IEA, OPEC differ on 2008 oil demand outlook

LONDON - OPEC and major oil consumers on Friday presented sharply diverging views on the prospects for world oil demand next year as fallout from the credit crunch clouds the economic outlook.

By (Reuters)

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Published: Fri 14 Dec 2007, 9:27 PM

Last updated: Sat 4 Apr 2015, 9:39 PM

The gap between forecasts from OPEC and the International Energy Agency underscores the reluctance of the producer group to raise output formally even after a surge in oil prices to a record high near $100 last month.

“Prospects for 2008 are increasingly clouded by the expected slowdown in the US economy,” OPEC’s Vienna-based economists said in the group’s Monthly Oil Market Report for December.

“The improving geopolitical situation and slowing economic outlook should help to further ease the pressure on the market.”

The IEA, adviser to 27 industrialised countries, earlier on Friday was more upbeat, saying global demand will rise by 2.1 million barrels per day (bpd) next year, up 200,000 bpd from its previous forecast.

“A lot of this demand is in the non-OECD countries, where we don’t have any downgrades in economic growth forecasts,” said Lawrence Eagles, head of the IEA’s Oil Industry and Markets division.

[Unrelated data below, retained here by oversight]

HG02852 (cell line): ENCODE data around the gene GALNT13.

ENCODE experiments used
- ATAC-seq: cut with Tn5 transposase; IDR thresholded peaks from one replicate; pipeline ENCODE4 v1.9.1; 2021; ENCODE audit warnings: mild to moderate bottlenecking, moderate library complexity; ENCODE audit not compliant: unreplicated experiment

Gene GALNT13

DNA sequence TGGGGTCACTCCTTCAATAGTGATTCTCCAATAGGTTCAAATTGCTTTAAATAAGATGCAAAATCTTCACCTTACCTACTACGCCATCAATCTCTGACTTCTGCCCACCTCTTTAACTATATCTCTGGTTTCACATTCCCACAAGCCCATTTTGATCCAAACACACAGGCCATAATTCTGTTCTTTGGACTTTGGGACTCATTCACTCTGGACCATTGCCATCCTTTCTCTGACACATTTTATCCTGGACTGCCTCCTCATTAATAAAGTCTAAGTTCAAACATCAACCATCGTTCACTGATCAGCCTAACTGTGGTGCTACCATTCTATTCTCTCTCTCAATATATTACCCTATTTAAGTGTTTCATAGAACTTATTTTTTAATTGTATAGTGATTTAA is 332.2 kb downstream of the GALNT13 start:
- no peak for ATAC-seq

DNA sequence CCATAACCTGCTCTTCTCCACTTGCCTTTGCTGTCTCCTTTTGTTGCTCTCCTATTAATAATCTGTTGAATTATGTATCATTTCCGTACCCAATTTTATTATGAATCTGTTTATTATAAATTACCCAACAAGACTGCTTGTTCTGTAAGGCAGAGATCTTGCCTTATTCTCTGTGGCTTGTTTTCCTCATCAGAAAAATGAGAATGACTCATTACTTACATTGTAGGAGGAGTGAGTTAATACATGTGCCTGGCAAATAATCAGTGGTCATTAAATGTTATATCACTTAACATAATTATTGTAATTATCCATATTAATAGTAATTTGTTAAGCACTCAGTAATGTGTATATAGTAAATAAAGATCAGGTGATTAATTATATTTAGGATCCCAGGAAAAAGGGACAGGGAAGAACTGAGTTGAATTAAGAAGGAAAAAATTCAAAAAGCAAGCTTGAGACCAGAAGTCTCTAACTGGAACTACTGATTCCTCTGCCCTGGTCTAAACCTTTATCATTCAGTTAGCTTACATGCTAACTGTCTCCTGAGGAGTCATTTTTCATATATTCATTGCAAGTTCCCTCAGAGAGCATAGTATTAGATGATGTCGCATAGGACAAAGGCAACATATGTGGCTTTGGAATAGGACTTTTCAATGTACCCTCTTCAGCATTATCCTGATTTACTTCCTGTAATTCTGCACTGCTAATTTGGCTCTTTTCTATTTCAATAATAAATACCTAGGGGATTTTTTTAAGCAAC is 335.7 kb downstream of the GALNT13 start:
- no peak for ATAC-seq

But OPEC, source of more than a third of the world’s oil, predicted growth of just 1.3 million bpd, unchanged from the previous forecast, said there were “considerable downside risks” to the economic outlook.

Oil prices gave up most of an earlier gain on Friday, in part because of OPEC’s gloomier view of the market. Crude was up 7 cents at $92.32 a barrel as of 1334 GMTT.

Inventory drop

For much of this year, the IEA has been urging OPEC to raise supply to allow consumers to build up inventories and lower prices.

Stocks in member-countries of the Organization for Economic Cooperation and Development fell by 22.4 million barrels in October to equal 52.6 days of demand, just below the five-year average, the IEA said.

But the Organization of the Petroleum Exporting Countries at a meeting earlier this month decided leave oil supply unchanged, rebuffing consumer calls for more oil.

While the producer group did not raise production formally, the IEA said it expected members to raise output in December and figures on Friday from a consultant supported that view.

The 10 OPEC members bound by agreements to set production policy are forecast to supply 27.7 million barrels per day, up 500,000 bpd from November, said Conrad Gerber of Geneva-based Petrologistics.

Supply is on the increase largely because a period of maintenance ended at oilfields in the United Arab Emirates, said Gerber, who assesses OPEC supply by tracking tanker shipments.

While lifting next year’s demand outlook, the IEA also trimmed a forecast for growth in oil demand in the last quarter of 2007 and said the market was “more comfortable” with the supply and demand balance.

“Overall, winter prospects have clearly improved,” the IEA said. “But $90-a-barrel oil makes clear that the market is still on edge and is unlikely to relax until the peak weather risks have subsided.”

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